Circular water provision for horticulture: Operate

Water supply is of crucial importance for greenhouse horticulture. An adequate supply of fresh (irrigation) water has to be available – during dry periods as well – and the water needs to be clean and not contain too many salts. Commitments have moreover been made to significantly decrease discharges of plant protection products from greenhouse horticulture in the years ahead and, ultimately, to eliminate them altogether.

This project is part of a coherent programme which should result in an integrated and sustainable (irrigation) water provision: the securing of ‘good irrigation water’, reduction of the use of disinfectants, and zero emissions of nutrients and environmentally-alien substances. The cluster research programme, ‘Circular Water Provision for (Greenhouse) Horticulture’, consists of four projects:

  1. Water to the greenhouse: freshwater provision and well technology
  2. Water in the greenhouse: microbially ‘healthy’ irrigation water
  3. Water from the greenhouse: water treatment and reuse
  4. Operate: operating circular irrigation water systems

Within these four projects the supply, discharge and use of water on a scale beyond that of the individual horticulturalist are studied. In this way, a sharper focus can be placed on closing the water cycle, increasing the sector’s self-sufficiency, assuring efficient water use, matching (regional) water surpluses and shortages in time and place, and reusing water.


The Operate project involves the development of systems for the efficient and remote control of collective irrigation water supply.


To achieve a robust and sustainable water provision, ASR (aquifer storage & recovery) systems are increasingly being installed in collective water systems (e.g., Nieuw Prinsenland, Glasparel+). Besides supply security, these systems contribute to other objectives, such as emission reduction and sometimes also flood prevention. The horticulturalists also want the peace of mind of having their water provision carried out through cooperatives or contracted out to utility companies.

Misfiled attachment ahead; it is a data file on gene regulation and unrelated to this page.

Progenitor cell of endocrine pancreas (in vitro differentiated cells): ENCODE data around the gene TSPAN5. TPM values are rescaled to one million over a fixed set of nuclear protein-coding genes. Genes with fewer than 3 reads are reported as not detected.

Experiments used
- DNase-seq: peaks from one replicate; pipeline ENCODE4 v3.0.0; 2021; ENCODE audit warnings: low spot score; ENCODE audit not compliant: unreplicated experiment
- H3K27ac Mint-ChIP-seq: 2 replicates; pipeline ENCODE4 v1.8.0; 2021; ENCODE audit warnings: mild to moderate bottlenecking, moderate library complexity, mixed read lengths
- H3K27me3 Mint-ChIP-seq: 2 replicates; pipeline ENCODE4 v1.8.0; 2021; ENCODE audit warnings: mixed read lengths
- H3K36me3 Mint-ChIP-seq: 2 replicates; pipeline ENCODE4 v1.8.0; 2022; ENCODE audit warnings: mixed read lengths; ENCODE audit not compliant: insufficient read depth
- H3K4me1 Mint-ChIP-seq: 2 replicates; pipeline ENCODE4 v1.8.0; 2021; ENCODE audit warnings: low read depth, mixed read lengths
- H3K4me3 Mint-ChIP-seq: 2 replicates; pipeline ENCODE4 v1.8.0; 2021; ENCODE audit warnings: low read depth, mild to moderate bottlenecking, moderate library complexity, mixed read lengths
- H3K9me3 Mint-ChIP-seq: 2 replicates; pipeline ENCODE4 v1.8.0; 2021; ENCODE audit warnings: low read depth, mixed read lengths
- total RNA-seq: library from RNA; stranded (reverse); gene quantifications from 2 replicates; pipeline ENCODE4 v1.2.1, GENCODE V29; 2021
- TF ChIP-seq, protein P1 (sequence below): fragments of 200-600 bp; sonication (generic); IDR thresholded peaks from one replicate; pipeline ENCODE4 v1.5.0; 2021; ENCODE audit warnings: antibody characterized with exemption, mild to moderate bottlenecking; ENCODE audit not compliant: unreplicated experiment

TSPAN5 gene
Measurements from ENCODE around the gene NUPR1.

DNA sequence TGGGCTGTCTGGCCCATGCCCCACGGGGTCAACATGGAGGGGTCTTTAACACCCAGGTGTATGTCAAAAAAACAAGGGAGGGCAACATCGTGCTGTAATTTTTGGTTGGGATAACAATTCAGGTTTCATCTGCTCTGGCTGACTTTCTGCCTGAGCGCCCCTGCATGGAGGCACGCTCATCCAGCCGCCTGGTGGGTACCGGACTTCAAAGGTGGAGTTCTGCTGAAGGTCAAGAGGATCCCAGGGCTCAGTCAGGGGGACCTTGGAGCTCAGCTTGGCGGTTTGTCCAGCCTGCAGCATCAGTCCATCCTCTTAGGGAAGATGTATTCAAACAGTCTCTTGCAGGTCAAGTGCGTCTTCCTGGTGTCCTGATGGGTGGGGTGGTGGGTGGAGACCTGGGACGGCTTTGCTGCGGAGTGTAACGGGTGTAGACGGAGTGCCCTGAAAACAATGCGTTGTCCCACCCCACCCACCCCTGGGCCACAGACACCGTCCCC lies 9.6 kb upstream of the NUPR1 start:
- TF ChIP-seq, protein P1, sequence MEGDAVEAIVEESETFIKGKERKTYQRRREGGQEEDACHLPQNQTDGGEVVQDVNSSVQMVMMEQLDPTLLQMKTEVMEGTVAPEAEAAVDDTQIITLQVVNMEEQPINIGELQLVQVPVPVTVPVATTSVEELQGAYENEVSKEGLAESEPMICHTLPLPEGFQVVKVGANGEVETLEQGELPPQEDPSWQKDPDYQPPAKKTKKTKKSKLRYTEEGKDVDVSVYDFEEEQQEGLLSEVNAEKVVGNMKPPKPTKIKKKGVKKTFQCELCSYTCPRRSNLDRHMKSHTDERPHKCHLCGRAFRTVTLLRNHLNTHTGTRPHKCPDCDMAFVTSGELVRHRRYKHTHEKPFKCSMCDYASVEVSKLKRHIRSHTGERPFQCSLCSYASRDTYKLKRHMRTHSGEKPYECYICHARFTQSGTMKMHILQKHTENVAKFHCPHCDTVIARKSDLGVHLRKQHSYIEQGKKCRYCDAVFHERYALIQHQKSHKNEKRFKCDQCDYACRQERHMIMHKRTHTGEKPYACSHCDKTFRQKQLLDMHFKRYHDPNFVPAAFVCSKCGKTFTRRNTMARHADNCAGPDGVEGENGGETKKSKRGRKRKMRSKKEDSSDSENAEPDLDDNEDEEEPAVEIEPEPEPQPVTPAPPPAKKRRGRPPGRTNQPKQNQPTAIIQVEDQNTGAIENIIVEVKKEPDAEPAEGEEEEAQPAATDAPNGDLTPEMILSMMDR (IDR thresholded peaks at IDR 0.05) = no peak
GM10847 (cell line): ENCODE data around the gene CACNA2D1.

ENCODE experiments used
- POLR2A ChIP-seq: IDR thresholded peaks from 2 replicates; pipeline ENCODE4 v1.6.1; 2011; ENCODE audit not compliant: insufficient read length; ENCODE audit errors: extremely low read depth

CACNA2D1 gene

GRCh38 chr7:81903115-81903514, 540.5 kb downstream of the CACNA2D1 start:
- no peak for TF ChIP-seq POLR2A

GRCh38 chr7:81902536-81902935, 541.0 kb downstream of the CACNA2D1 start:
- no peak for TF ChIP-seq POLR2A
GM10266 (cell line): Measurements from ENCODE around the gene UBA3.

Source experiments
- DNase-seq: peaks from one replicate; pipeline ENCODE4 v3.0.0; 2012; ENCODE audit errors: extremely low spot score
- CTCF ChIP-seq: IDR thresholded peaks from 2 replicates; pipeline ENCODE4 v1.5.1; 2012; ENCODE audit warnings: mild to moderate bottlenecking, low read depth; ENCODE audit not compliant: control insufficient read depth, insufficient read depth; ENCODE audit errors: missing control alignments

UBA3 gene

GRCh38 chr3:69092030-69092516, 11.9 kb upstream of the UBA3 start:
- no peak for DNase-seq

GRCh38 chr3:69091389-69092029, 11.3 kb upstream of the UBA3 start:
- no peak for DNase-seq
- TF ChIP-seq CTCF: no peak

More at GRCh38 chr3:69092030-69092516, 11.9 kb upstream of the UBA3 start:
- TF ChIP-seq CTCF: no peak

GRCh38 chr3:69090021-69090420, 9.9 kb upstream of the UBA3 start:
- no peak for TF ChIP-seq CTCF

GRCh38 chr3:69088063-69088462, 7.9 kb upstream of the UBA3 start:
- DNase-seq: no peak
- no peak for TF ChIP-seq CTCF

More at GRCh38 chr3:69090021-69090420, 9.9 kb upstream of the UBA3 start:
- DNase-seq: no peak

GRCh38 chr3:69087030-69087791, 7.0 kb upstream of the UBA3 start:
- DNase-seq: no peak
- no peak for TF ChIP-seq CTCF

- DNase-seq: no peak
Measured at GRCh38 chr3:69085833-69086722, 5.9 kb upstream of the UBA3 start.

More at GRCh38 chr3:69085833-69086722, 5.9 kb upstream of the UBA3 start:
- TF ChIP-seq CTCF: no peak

The recurring question among greenhouse horticulturalists is how such a collective ASR should be designed and managed, particularly in view of the variety of objectives, for instance: irrigation water supply security – including during drought peaks and after relatively dry winters; the prevention of flooding/overflow into the surrounding area; and cost effectiveness.

Up until now, no suitable model existed to calculate the water balance for such a water provision.


A calculation tool (‘ASR Balance) has been developed in this project that automatically conducts time-dependent calculations of the water balance in greenhouse horticulture clusters. The tool takes account of the actual and future water demand of horticulturalists, water streams within the greenhouse complex, and the actual availability of water in the surface basins and the subsurface freshwater lens.

The tool can be used in the design phase to define the correct initial assumptions (e.g., for licenses), and supply input to the automatic and optimal operational management of the collective ASR systems. The measurement and control system consists of operational decision-making rules for short-term control. In addition, prediction model calculations will be regularly conducted on the ASR system to determine whether the freshwater volumes are sufficient over the long term. The latter requires a separate groundwater model that is very site-specific and is therefore not yet a component of the calculation tool.  (HydroBusiness, Brabant Water).


Schematic set-up of the measurement and control system for subsurface water storage.